ouâ€™ve picked the perfect ring. Youâ€™ve practiced the words youâ€™ll use when you propose. But you know she would be livid if you asked her on the big screen at a sporting event. Making an engagement truly memorable will win you points for a lifetime each time she retells your engagement story. These tips will help your engagement stick out. Here are some great ways to make your engagement be one of a kind. Take it personally You are proposing to the woman or man of your dreams, the person youâ€™ve chosen to spend the rest of your life with, the person who is the perfectly unique match to yourself. So, make the proposal just as personalized and special as that person. Yes, you may have chosen the perfect ring, but presentation is equally important. Choose something that will not only stun your betrothed, but also be something he or she can keep for years. Ditch the typical velvet box and go for a personalized, engraved keepsake box. With dozens of box
rate this momentous, life-changing occasion. Just be sure your future spouse is the center of attention, and youâ€™ll be set to make the event unforgettable.
options, you can perfectly match the style of your new fiancĂŠe, from classic and elegant to contemporary chic. Then, take it one step further and engrave something meaningful to commemorate this day â€” your names, the date you were engaged or a personal love saying (that maybe only the two of you understand) are ideal inscriptions.
Make it a party Yes, the year is filled with parties, but a personal engagement party is something that you and your families will remember forever. Whether you choose a private, intimate locale to pop the question or a bustling public setting, convene family and friends during or afterward to celebrate together. Plan a special party to commemo-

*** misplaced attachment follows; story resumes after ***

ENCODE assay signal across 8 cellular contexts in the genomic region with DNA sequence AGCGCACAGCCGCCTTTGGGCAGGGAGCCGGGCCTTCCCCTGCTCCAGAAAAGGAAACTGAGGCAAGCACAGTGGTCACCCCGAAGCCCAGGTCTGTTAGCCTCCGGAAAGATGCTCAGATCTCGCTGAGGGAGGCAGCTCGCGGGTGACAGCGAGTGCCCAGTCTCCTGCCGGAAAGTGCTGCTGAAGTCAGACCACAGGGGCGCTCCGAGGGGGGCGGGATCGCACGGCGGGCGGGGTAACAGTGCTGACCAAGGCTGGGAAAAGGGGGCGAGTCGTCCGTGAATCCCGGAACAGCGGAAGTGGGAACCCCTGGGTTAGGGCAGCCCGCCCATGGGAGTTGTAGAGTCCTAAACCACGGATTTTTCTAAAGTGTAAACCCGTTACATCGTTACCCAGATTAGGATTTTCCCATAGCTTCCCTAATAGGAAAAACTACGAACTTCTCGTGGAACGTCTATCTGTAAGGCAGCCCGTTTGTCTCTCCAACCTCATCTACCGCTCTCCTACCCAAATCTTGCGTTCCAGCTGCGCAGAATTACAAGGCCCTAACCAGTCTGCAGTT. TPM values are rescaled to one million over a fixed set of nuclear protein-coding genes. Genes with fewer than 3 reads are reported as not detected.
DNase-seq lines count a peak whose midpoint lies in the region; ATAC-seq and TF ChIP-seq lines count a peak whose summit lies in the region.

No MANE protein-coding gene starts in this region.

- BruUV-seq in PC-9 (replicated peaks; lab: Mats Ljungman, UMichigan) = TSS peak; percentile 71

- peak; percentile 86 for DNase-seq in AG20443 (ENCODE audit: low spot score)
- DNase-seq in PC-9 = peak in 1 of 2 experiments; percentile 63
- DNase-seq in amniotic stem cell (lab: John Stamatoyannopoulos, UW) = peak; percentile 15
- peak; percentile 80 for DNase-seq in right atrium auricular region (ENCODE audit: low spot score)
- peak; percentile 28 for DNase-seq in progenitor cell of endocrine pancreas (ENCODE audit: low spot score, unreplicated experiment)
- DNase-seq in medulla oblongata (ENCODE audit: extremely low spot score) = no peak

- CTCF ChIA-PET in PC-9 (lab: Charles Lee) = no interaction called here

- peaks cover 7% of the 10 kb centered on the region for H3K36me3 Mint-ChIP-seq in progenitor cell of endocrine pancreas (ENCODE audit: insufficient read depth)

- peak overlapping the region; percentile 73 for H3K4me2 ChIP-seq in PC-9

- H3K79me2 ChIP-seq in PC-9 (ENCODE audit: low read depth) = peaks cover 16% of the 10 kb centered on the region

Capture the moment Nearly all couples choose to hire photographers and videographers to capture the memories of their wedding day. But isnâ€™t the engagement just as momentous? As your heart begins to race when your knee bends toward the ground, the last thing on your mind will be your camera. But being able to actually look back at this moment will be something youâ€™ll treasure for years to come. If you plan on hiring a professional photographer, make sure to call at least a few weeks in advance. Luckily, unlike your wedding day, youâ€™ll probably only need the photographer for an hour or so. When itâ€™s all said and done, you and your new fiancĂŠe may not remember every tiny detail, but using these simple tips will ensure your engagement day is a truly unique, memorable experience for you both. â€” Brandpoint
Relax and enjoy every moment of your party CONTINUED FROM PAGE 2A
for itself in Westchester and environs because of their over-the-top floral displays that transform any room from simple to spectacular. But flowers are only the beginning when it comes to the services the company offers. â€œWe have a whole in-house custom graphic design department,â€? said Gould, explaining that theyâ€™re able to create a unified look for all the partyâ€™s printed materials such as place cards, signs and banners. The firm creates wall draping and custom lighting that can make even a school cafeteria seem palatial. Theyâ€™ll furnish any empty space, creating a lounge or a ballroom at a clientâ€™s request. They will also coordinate all the rentals â€” dinnerware, linens, tables and chairs â€” so everything is consistent with the partyâ€™s design theme. If the rental market doesnâ€™t offer it, they will fabricate it. For example, if clients want unusual tables rather than traditionally draped ballroom tables, they can offer tables in various materials such as leather. Clients who visit a venue may be discouraged at how a space looks in the harsh light of day, without fabric draping the walls and lighting to create ambiance. An unembellished tent can be particularly uninspiring. All that changes at party time. For example, a few weeks ago, Gould and her crew transformed a double basketball court in New York into a 13-year-oldâ€™s fantasy ballroom for a unique bat mitzvah celebration. â€œI personally think lighting is one of the